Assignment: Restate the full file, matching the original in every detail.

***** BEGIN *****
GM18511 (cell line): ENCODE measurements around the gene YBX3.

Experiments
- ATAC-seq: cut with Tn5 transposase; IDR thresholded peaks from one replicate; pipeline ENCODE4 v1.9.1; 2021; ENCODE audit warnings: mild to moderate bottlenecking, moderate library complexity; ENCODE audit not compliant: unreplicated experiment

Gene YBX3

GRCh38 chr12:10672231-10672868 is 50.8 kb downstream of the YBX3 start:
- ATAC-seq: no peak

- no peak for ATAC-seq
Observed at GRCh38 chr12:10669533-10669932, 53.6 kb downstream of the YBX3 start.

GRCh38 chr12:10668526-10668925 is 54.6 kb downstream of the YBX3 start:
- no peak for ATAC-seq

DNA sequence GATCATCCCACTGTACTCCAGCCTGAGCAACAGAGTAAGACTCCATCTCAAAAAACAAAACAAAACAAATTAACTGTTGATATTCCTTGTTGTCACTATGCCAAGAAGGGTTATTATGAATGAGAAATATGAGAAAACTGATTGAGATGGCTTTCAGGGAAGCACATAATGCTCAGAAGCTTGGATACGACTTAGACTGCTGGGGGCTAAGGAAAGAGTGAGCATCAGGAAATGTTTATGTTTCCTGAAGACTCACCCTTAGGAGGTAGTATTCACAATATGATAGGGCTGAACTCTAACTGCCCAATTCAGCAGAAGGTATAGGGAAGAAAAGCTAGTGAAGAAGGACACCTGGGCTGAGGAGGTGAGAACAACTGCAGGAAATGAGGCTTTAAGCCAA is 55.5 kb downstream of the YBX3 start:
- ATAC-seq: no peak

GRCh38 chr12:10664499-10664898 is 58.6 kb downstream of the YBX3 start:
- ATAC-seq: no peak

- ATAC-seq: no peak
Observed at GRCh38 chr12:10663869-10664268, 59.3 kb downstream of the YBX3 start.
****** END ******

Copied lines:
GM18511 (cell line): ENCODE measurements around the gene YBX3.

Experiments
- ATAC-seq: cut with Tn5 transposase; IDR thresholded peaks from one replicate; pipeline ENCODE4 v1.9.1; 2021; ENCODE audit warnings: mild to moderate bottlenecking, moderate library complexity; ENCODE audit not compliant: unreplicated experiment

Gene YBX3

GRCh38 chr12:10672231-10672868 is 50.8 kb downstream of the YBX3 start:
- ATAC-seq: no peak

- no peak for ATAC-seq
Observed at GRCh38 chr12:10669533-10669932, 53.6 kb downstream of the YBX3 start.

GRCh38 chr12:10668526-10668925 is 54.6 kb downstream of the YBX3 start:
- no peak for ATAC-seq

DNA sequence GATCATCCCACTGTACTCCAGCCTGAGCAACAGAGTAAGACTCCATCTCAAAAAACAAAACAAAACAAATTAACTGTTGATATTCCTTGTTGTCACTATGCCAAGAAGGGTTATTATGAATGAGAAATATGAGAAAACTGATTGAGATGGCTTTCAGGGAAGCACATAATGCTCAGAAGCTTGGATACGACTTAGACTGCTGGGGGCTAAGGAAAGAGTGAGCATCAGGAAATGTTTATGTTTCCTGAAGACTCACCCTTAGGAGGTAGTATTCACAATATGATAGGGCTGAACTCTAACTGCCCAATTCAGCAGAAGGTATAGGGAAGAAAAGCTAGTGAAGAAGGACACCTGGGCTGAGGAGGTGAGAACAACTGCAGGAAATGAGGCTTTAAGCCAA is 55.5 kb downstream of the YBX3 start:
- ATAC-seq: no peak

GRCh38 chr12:10664499-10664898 is 58.6 kb downstream of the YBX3 start:
- ATAC-seq: no peak

- ATAC-seq: no peak
Observed at GRCh38 chr12:10663869-10664268, 59.3 kb downstream of the YBX3 start.